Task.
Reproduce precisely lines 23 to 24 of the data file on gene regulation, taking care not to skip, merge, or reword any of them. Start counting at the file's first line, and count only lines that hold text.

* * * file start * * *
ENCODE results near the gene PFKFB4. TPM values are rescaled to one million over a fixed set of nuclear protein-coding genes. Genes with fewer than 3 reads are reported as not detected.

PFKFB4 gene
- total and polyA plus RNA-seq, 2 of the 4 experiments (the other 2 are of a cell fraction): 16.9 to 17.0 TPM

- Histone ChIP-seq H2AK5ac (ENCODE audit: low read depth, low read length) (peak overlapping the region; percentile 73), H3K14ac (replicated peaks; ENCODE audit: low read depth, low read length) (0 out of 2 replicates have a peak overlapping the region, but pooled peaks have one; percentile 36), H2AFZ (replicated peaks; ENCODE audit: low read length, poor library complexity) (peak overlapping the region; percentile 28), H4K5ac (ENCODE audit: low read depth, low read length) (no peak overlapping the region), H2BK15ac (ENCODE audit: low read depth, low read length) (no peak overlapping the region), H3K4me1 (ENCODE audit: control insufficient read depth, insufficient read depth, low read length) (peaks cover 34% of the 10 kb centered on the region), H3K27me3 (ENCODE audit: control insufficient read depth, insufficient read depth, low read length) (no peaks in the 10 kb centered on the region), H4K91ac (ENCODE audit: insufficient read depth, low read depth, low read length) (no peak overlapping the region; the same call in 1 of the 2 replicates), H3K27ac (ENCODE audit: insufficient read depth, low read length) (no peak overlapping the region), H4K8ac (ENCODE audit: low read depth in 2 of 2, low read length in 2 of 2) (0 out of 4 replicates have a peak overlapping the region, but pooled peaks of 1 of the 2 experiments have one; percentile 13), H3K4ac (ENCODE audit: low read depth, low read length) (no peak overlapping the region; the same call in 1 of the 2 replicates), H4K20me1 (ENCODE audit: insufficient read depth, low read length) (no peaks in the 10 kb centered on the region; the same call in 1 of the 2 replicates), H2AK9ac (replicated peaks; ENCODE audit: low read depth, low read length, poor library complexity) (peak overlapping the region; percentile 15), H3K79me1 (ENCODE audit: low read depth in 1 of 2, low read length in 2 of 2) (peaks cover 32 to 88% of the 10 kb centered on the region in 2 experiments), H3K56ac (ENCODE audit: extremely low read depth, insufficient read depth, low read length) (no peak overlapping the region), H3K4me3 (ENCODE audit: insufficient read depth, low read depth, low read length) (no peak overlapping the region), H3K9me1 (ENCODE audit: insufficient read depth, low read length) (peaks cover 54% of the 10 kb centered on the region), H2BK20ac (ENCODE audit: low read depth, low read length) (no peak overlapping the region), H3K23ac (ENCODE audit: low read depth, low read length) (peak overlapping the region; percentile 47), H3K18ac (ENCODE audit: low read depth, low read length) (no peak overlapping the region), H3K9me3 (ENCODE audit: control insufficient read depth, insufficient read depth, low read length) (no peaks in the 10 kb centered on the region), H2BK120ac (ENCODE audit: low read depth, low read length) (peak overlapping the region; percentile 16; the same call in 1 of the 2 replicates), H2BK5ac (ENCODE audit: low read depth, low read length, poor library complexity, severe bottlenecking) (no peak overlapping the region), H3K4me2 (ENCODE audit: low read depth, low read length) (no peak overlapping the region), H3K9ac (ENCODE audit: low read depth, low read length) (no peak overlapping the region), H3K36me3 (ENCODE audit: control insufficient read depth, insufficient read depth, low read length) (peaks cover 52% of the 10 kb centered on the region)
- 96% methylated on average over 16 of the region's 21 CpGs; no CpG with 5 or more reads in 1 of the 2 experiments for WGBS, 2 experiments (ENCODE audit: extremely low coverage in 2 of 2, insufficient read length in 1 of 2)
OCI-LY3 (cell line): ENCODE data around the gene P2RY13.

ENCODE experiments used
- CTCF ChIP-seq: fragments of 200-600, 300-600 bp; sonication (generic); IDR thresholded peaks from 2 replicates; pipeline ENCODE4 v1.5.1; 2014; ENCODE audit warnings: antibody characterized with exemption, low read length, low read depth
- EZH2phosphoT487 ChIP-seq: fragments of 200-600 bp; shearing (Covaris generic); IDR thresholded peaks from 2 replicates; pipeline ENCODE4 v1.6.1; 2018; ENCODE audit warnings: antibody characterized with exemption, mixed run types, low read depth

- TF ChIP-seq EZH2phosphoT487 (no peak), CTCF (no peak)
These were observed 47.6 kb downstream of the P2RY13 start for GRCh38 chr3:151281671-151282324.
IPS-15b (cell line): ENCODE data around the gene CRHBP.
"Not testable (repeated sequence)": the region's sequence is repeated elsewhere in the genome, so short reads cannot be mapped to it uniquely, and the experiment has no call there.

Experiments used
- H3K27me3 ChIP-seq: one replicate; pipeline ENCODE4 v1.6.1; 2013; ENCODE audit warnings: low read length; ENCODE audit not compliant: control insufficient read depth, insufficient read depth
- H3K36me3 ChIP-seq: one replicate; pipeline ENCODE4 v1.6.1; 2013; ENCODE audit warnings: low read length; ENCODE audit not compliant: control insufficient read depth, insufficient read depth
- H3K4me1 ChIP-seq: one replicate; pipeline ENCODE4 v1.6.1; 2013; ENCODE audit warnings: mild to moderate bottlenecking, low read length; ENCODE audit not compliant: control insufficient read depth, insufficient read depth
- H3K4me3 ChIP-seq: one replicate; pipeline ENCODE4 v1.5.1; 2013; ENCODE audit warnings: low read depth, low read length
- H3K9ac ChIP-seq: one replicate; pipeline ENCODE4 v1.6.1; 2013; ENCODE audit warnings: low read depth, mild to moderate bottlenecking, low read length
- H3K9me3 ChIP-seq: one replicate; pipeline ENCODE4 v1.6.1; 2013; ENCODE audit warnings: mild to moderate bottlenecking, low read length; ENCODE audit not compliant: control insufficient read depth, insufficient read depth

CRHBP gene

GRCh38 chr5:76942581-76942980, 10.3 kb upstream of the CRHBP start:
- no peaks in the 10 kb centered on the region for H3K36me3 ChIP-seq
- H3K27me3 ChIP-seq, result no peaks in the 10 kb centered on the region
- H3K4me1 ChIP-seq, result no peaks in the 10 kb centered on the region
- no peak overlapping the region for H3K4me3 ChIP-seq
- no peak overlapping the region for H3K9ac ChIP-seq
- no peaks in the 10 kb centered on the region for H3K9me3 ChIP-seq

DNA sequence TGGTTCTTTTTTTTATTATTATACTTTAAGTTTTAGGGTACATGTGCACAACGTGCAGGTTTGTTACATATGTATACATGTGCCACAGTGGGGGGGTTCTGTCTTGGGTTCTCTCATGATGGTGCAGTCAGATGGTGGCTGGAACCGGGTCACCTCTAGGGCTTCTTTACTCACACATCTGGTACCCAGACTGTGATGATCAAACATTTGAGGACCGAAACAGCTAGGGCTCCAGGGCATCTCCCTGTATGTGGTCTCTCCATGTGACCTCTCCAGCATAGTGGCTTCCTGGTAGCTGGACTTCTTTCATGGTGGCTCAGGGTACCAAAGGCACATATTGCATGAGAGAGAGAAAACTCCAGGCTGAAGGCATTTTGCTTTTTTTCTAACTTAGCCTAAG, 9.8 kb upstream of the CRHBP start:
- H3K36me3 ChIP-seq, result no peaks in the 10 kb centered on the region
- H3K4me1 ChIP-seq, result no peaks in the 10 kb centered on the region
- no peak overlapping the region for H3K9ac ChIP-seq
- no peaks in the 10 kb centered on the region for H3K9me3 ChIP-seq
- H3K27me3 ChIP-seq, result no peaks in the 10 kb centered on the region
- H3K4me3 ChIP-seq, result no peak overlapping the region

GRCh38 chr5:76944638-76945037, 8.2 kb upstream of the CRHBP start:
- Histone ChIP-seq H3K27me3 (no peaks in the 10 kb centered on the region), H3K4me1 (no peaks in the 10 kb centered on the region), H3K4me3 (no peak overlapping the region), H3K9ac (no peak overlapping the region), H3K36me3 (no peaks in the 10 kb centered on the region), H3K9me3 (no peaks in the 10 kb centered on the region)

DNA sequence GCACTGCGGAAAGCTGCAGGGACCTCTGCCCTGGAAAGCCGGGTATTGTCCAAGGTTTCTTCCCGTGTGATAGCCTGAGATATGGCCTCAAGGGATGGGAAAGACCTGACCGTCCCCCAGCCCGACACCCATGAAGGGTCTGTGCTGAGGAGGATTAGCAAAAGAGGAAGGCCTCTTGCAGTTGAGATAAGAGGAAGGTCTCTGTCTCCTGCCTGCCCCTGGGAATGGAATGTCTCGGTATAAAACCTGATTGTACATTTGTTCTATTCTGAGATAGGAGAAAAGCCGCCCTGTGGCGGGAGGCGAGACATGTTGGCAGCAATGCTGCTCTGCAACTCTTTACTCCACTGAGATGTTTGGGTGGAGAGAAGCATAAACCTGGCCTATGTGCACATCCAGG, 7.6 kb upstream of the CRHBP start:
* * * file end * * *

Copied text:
- no peaks in the 10 kb centered on the region for H3K36me3 ChIP-seq
- H3K27me3 ChIP-seq, result no peaks in the 10 kb centered on the region